"I THINK of Kukla and Ollie the way Itzhak Perlman would think of his Stradivarius," says veteran puppeteer Burr Tillstrom. "Maybe that's putting myself in too high a rank. But they are very sensitive instruments, too, and they are important to me." Tillstrom, 65, created the Kuklapolitan cosmos and carved a special niche in television history in the process.
With "Kukla, Fran & Ollie," Tillstrom and his manual menagerie, which included such classic and classy characters as Kukla the bulb-nosed clown, the one-toothed, flameless Oliver J. Dragon (Ollie), snooty ex-opera star Madame Ophelia Ooglepuss, mailman Fletcher Rabbit, jet-propelled Buelah Witch, and the very human Fran Allison, were the first program on the new NBC national television network, which ran, live and unscripted, five days a week for 10 years.
"I think I'm very un-self-conscious about what I do," Tillstrom says, explaining his apparently endless energy. "I really try and entertain myself, and Fran, too. I believe in activity and youth. You won't believe this and I hate to say it, but Fran is 10 years older than I am. And she's still like a kid! It's very easy to break her up with the characters. We work together as often as we can.
"When I was getting started on television, there were just 3,000 sets in Chicago," Tillstrom recalls. "Within a year and a half there was a national network growing NBC . In those days the networks grew by cities. Finally, it was like the Golden Spike, when they hooked up from coast to coast. I was very aware of it all--it was one of the most exciting things in my life.
"I toured with RCA in 1939-40, demonstrating television, and we wound up at the World's Fair in New York City. We did a little live closed-circuit show, which they showed in 10 little living rooms. People were ushered in, about six to eight per room, and they would sit down and watch TV. One of the watchwords then was 'Television is intimate.' I think it's lost sight of that now."
Tillstrom says he was influenced by his parents, both of whom he says had theatrical talent, and by movies and radio. "I was just old enough to catch the end of silent movies, Buster Keaton and Charlie Chaplin. And radio, too, especially "Vic and Sade" and Jack Benny.
"As a child, I always tried to mimic performances and movies I saw with small figures, stuffed teddy bears, dolls, anything I could make move. There was very little written about puppets, but sometimes a touring company would come through. I found a book and made some marionettes."
After high school, Tillstrom was offered a job with the WPA Federal Theater's Marionette Project. "I gave up the University of Chicago to do the job. I hate to say it, but I was always glad I did it," he says. Tillstrom produced a puppet version of Gertrude Stein's " 'Identity' or 'I Am I Because My Little Dog Knows Me.' " "Thornton Wilder was teaching at the University of Chicago and he came out and coached us. I remember he said, 'Don't worry about what it means, just listen to how beautiful the words sound.' "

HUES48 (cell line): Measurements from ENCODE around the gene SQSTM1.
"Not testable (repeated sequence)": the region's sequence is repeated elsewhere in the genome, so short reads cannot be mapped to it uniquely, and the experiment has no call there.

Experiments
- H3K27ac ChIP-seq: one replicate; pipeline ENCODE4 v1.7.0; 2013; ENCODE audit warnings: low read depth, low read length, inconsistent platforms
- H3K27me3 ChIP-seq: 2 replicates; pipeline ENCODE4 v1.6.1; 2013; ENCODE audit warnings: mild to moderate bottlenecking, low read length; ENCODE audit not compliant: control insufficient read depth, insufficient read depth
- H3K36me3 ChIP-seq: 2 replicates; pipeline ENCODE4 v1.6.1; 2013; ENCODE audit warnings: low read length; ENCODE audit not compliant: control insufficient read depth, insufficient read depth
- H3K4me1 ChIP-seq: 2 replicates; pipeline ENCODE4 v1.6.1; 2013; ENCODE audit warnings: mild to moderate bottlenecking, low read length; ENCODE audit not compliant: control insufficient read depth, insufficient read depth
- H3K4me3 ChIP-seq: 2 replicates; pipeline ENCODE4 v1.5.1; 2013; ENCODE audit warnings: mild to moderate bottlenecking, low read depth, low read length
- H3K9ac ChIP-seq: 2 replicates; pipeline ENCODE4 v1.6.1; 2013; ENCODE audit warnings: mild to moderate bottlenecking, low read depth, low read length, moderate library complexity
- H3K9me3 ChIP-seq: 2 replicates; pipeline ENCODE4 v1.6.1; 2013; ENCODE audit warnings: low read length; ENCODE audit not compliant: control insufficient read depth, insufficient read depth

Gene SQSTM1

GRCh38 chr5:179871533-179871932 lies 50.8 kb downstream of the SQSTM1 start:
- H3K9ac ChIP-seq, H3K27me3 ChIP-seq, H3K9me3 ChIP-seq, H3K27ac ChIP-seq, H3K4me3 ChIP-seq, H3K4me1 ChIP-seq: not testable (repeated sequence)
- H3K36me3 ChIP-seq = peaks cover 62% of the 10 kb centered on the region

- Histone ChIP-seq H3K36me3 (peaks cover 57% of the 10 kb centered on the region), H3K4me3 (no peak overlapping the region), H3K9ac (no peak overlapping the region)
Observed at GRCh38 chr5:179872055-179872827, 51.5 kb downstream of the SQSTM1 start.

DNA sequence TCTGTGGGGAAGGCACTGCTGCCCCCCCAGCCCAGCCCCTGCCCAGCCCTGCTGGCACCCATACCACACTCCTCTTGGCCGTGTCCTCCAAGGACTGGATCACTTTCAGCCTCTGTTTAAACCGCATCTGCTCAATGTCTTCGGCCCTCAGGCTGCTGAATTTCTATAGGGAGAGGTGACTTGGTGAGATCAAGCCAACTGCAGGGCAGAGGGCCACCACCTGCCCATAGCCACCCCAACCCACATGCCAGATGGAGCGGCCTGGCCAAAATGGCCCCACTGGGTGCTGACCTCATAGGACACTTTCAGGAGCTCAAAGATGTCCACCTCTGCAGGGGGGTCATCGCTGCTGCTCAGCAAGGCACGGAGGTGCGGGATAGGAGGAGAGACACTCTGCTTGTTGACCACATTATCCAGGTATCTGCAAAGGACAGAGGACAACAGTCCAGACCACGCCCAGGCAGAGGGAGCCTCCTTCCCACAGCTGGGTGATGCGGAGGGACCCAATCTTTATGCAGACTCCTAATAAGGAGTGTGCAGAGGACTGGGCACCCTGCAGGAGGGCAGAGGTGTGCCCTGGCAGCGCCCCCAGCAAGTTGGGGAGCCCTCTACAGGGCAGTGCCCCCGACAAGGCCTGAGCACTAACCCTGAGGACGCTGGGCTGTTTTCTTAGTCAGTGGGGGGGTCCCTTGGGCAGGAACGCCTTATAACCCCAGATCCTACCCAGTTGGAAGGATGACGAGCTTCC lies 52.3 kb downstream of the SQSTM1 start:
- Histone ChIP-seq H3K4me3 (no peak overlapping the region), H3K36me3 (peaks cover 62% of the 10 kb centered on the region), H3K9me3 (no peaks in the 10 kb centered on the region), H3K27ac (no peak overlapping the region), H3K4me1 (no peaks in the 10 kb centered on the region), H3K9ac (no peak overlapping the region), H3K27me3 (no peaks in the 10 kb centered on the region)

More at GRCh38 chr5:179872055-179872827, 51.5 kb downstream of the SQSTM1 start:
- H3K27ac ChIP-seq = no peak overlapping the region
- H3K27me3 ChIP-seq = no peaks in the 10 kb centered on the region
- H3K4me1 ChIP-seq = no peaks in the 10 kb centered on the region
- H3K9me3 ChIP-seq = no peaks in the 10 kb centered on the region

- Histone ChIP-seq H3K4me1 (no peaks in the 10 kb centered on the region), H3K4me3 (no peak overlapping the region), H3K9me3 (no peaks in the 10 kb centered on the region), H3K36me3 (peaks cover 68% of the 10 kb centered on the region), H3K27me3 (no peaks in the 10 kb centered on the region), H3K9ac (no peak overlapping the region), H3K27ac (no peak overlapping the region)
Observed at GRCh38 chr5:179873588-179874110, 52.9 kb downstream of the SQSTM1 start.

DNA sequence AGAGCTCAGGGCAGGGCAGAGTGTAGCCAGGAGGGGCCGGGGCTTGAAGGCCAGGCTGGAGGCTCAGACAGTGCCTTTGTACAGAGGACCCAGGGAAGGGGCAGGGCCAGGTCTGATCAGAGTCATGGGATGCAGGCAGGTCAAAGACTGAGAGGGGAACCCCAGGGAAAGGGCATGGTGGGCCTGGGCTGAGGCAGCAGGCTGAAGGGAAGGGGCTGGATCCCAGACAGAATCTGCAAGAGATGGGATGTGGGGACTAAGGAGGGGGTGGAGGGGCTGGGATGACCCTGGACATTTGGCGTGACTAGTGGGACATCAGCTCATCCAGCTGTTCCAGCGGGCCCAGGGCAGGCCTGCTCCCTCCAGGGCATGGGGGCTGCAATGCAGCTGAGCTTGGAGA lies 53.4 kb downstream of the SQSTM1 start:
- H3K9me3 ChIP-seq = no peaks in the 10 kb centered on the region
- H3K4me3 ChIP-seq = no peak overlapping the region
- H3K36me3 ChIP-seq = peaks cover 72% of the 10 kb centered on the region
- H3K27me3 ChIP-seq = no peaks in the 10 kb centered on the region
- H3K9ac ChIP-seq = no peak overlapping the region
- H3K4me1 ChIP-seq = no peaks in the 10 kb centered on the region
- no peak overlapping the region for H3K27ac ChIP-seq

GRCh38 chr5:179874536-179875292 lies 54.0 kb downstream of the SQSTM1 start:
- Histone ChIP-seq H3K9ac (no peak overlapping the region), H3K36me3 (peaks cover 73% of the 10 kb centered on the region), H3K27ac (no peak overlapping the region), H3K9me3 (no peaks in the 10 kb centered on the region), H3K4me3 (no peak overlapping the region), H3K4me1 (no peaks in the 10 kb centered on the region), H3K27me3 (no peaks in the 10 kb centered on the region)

Kukla, Tillstrom's first puppet, who will be 50 years old in 1986, was named by the Russian ballerina Tamara Toumanova in 1936. "I was a great ballet buff, still am, and I took Kukla backstage. She was sitting there putting on makeup, looking in the mirror, and I brought him up over her shoulder. He appeared behind her and patted her cheek and hugged her, and she looked up with joy and surprise and said in Russian, "Oh, Kukla!" which means 'doll.' "
"I made Kukla as a gift for a friend who taught me how to make hand puppets. But I loved him so much, I kept him for myself."
Tillstrom speaks about his creations as separate entities, chuckling over Ollie's mischievous attempts to crack up the young host of the "AM Chicago" television show last week. "A playwright will talk about his characters as living people, so will an actor. Once you've established a character, they do have their own special life."
Tillstrom says he has gone through many versions of his original puppets, but he saves them all, and refuses to exhibit them. "I never show my puppets--I find it hard to have them exposed lifeless."
Besides working on a children's book, "a Thurberesque fairy tale" starring Kukla and Ollie, Tillstrom is now performing "Kukla & Ollie Live!" at the 130-seat Goodman Theatre Studio in Chicago, still operating all the puppets and doing all the voices for the show, which includes 14 songs, a musical director/pianist and a sentimental video tribute to Fran, who chose to stay at home in California this time.
"We're performing Christmas Eve, our closing night," Tillstrom says. Will he bring the puppets out to entertain Christmas visitors? "Oh, no," Tillstrom says. "I have my life, they have theirs."